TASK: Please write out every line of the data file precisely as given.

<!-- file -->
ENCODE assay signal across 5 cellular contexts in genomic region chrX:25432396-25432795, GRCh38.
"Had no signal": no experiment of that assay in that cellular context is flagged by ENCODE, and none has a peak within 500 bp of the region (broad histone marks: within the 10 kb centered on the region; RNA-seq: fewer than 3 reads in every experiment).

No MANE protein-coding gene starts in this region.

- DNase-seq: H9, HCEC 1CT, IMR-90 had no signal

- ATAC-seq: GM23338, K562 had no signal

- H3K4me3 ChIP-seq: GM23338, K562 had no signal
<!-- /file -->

ENCODE assay signal across 5 cellular contexts in genomic region chrX:25432396-25432795, GRCh38.
"Had no signal": no experiment of that assay in that cellular context is flagged by ENCODE, and none has a peak within 500 bp of the region (broad histone marks: within the 10 kb centered on the region; RNA-seq: fewer than 3 reads in every experiment).

No MANE protein-coding gene starts in this region.

- DNase-seq: H9, HCEC 1CT, IMR-90 had no signal

- ATAC-seq: GM23338, K562 had no signal

- H3K4me3 ChIP-seq: GM23338, K562 had no signal